Format: DVD from Rockford Public Library on big ol’ television.
What I found interesting initially about The Descendants is the setting. The film is set in Hawaii, and it immediately affects how one views the proceedings. That is until George Clooney’s voiceover comes in and tells us it shouldn’t. He says something I never consciously thought of—Hawaii is just a place like any other. Sure, it’s paradise, but people still live and work and die. Things are just as fatal, just as dangerous, just as sad. This is relevant, because as the film starts, we find ourselves in a hospital.
Matt King (Clooney) is a lawyer as well as the sole trustee of a massive land trust inherited from generations back in a direct line from King Kamehameha. The trust runs out in seven years, though, and so the family is considering the sale of their final parcel of land—25,000 acres of pristine beachfront on Kauai. Just as the sale is preparing to go through, King’s wife Elizabeth (Patricia Hastie, in a role that required her to essentially lie in bed with her mouth open) is in a serious speedboat accident and rendered comatose. We learn early on that this is a permanent situation; she will never recover. Because of her living will, the family pulls the plug and begins saying goodbye.
That might be enough for a film, but not enough for a really engaging one, so naturally there are a number of complications. The Kings have two daughters—Alex (Shailene Wooley), who is foul-mouthed and who jumps from boarding school to boarding school because of her behavior; and Scottie (Amara Miller), who has started acting out in school and bullying other kids. Things are further complicated when it is revealed that Elizabeth King was having an affair. Matt finds out when Alex tells him, and suddenly the quest to find this man and achieve closure becomes the singular drive in Matt King’s life. All of this is further complicated by the fact that Matt King’s kids are out of control, and he has always been so busy with his career that he hasn’t been much of a parent.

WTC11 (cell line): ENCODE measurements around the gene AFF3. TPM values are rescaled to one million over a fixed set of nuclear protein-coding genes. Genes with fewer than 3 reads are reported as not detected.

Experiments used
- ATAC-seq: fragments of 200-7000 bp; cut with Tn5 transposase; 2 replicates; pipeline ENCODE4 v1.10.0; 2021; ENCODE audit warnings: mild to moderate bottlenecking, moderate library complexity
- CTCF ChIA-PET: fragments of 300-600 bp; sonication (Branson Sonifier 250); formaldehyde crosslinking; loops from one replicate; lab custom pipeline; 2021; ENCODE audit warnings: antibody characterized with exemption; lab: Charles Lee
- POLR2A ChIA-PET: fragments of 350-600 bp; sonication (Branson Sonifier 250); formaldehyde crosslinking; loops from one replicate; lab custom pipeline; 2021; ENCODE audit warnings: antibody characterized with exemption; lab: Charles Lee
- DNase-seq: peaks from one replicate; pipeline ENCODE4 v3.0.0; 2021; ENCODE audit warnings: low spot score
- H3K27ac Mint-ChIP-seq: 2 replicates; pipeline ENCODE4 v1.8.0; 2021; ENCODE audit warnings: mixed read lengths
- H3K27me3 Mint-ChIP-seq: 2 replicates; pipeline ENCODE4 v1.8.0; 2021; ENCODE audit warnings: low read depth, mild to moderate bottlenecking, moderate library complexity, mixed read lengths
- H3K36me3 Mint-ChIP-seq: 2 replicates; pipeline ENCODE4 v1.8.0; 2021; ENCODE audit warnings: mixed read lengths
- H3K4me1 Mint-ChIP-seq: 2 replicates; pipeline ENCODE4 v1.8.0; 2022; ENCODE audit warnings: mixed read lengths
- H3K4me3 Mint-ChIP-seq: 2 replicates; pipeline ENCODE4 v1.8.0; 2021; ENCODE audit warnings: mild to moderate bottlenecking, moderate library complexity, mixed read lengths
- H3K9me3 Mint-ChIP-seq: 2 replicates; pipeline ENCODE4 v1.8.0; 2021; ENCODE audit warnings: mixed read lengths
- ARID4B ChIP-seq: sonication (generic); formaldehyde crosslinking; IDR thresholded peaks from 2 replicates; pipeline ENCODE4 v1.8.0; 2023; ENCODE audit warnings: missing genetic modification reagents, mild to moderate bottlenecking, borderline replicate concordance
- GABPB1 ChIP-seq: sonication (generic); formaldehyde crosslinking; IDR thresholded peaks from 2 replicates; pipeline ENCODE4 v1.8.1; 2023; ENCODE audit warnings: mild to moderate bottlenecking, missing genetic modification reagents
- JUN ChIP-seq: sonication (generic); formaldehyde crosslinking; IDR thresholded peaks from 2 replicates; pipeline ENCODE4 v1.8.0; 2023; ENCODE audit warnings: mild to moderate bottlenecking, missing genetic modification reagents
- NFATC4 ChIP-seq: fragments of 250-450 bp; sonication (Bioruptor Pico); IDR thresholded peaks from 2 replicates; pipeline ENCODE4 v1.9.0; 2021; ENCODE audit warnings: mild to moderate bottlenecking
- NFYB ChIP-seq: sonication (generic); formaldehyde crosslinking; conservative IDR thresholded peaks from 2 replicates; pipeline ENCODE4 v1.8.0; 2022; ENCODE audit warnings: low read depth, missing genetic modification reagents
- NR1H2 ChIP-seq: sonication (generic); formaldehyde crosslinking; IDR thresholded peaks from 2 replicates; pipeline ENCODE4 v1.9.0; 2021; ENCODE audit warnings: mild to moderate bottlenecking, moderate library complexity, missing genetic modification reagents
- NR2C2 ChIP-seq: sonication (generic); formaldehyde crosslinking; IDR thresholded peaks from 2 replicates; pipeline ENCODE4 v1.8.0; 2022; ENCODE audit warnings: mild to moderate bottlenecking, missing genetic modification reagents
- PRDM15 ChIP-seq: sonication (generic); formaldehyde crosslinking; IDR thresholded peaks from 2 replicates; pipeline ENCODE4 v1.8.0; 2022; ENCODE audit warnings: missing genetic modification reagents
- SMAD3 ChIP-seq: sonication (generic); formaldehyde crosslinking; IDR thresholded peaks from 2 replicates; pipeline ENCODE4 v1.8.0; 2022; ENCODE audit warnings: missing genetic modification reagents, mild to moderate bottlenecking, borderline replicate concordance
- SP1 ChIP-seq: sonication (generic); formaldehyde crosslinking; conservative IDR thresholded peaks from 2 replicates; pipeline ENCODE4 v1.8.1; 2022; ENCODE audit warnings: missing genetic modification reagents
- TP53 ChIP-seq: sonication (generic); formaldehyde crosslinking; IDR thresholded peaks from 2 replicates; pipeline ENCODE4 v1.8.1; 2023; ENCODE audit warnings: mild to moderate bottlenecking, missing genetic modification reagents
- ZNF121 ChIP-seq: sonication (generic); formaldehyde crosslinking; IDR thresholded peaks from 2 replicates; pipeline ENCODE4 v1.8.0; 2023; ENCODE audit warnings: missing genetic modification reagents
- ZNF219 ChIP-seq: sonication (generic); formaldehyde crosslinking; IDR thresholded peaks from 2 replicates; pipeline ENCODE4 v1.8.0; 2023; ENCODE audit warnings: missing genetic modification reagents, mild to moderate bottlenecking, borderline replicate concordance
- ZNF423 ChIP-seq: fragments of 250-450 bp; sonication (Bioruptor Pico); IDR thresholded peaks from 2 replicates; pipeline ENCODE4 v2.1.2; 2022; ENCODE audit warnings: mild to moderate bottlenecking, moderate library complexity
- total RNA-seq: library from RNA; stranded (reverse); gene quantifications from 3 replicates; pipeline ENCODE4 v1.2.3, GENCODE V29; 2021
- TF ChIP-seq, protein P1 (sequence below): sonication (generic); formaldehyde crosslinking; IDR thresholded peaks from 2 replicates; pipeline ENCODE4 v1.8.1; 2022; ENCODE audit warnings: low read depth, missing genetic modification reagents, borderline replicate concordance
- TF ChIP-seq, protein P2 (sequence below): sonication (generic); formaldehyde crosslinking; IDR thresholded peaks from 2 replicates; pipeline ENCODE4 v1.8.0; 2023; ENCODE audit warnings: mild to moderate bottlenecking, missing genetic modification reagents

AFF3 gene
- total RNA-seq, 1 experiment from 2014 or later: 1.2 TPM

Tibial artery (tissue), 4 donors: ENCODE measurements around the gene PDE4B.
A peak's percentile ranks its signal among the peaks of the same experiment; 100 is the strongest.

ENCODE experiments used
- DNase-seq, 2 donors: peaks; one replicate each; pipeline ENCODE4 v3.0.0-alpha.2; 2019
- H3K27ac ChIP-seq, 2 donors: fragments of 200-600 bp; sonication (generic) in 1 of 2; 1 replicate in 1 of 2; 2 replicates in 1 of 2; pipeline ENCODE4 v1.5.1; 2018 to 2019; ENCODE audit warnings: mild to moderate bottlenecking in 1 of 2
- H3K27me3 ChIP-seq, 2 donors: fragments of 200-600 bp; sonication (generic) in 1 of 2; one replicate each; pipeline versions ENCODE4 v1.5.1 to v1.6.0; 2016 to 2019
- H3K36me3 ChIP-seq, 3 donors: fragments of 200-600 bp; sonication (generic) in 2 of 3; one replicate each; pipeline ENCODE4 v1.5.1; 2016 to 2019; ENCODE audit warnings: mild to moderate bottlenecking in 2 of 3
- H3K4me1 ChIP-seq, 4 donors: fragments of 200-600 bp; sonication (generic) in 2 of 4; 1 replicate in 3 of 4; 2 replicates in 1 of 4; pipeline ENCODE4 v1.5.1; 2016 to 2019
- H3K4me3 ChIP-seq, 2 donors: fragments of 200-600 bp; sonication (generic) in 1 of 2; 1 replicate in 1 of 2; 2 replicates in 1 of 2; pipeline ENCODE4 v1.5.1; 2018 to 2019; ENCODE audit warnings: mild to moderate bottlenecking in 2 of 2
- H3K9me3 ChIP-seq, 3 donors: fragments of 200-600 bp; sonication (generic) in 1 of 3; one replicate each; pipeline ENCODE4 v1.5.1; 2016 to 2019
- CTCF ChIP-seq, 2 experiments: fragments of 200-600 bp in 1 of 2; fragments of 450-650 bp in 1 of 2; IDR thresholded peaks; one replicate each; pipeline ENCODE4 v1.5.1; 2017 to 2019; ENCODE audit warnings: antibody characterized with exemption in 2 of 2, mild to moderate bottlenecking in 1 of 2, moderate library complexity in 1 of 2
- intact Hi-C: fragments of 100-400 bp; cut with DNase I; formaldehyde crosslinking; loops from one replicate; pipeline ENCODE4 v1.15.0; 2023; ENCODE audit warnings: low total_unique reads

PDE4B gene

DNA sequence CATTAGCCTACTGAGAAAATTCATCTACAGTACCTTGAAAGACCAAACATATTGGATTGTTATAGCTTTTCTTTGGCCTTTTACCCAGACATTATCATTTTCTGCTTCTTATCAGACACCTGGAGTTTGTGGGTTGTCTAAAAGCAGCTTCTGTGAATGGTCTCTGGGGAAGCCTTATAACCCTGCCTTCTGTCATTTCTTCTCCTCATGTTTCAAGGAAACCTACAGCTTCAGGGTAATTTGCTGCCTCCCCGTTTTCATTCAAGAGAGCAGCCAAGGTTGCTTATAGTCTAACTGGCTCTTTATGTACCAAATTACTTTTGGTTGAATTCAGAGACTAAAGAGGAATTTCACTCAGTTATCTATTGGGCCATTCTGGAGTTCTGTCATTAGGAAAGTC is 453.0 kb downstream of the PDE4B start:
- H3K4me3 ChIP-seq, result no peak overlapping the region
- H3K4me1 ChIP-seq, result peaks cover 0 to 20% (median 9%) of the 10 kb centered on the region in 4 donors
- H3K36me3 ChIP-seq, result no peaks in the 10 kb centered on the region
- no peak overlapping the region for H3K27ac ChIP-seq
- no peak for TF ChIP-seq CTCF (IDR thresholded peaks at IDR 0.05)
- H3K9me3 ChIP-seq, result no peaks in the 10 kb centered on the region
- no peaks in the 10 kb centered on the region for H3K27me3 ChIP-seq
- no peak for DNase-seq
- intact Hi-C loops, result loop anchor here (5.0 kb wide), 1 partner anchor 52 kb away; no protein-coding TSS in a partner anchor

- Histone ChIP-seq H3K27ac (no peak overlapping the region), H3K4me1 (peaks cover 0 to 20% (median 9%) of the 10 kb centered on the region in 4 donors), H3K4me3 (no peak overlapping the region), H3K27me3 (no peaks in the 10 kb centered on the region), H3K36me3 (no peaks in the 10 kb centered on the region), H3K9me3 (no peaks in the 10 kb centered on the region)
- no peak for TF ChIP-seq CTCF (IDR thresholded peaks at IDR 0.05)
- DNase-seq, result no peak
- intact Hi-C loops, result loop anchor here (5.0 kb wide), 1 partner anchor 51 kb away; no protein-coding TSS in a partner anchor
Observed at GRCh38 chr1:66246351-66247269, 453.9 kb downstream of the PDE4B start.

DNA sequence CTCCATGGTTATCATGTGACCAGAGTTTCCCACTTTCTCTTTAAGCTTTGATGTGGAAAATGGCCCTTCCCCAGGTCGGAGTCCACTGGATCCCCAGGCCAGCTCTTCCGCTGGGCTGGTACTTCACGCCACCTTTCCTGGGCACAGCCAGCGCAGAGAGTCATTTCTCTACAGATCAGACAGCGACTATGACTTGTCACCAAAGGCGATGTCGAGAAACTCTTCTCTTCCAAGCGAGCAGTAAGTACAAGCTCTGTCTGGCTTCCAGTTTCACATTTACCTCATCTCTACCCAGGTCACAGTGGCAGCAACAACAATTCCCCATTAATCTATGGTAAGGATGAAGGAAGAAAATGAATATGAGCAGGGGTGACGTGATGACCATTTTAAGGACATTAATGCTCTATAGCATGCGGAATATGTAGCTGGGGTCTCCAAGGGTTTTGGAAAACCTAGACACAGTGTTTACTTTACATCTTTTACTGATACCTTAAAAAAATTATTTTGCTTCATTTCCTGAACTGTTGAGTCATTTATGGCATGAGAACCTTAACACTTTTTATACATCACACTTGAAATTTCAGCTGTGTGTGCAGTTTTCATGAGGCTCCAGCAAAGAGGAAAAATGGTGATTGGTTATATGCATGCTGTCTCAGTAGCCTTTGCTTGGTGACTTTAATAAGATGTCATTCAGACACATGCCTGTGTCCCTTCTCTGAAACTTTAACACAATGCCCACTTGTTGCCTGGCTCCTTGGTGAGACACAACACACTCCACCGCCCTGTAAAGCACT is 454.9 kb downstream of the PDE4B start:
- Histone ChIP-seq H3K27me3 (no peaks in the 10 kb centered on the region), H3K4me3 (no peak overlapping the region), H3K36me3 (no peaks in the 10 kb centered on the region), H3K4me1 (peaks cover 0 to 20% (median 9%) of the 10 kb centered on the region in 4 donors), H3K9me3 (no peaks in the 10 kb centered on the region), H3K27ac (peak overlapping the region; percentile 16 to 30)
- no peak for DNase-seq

And so, the bulk of the film is coming to terms with the loss of Elizabeth and the restructuring of the King family. It also involves tracking down Brian Speer (Matthew Lillard), the man with whom Elizabeth was having an affair. And just to make things nice and spicy, it turns out that Brian is the son-in-law of the man at the top of the list for buyers and will stand to make a fortune on commission from the sale of the land.
The best thing about The Descendants is how plainly human it is. These are people in pain and dealing with their situation as best they can, and their mechanisms for coping are completely human as well. There are moments of humor, but also moments of pain. The way the children act out is almost flawless in how much sense it makes and how accurately it is portrayed. Elizabeth’s father (Robert Forster) is precisely how we think of a father-in-law, always defending his daughter and antagonizing his son-in-law, and again, this is just about perfect. It’s a truly masterful script in this respect; not a line seems out of place.
One of Alex’s points of rebellion is her insistence on the presence of Sid (Nick Krause), a stereotypically Hawaiian surfer dude with few manners and no social graces who slowly becomes one of the more interesting and engaging characters in the film. It’s also without a doubt the best role and the best work of Matthew Lillard’s career for the short period of time he’s on screen. Who knew the guy had it in him?
I very much enjoy the relationships here, even if they are somewhat alien to me. I’m deeply involved in the lives of my kids, so being so detached from them doesn’t sit right with me, although I understand it. It’s a real joy to see these relationships start to form and grow as the film progresses, particularly between Matt and Alex, who end up much closer by the close.
If I need to pick out a negative here, it’s the language. There’s a vast amount of language, and the bulk of it comes from Alex. That’s not the sort of thing that bothers me in general—I’m far more likely to let my own kids watch something with language than with sex or violence. It’s just surprising to having so much of it coming from someone of this age. And, in truth, this complaint is more of a warning for more sensitive viewers. If language bothers you, it’ll bother you more here, coming out of a young person’s mouth.
Anyway, this is a smart, well-made film. Despite the setting, it’s a film that concentrates on the story and the people, since this is where the interest should be. It could have ended up as a travelogue for Hawaii, but it never gets there despite the gorgeous scenery in places and the Hawaiian music throughout. In other words, I liked this and liked it more than I expected.
Why to watch The Descendants: It’s the most human film I’ve seen from 2011 so far.
Why not to watch: Foul language from young mouths, if that sort of thing offends you.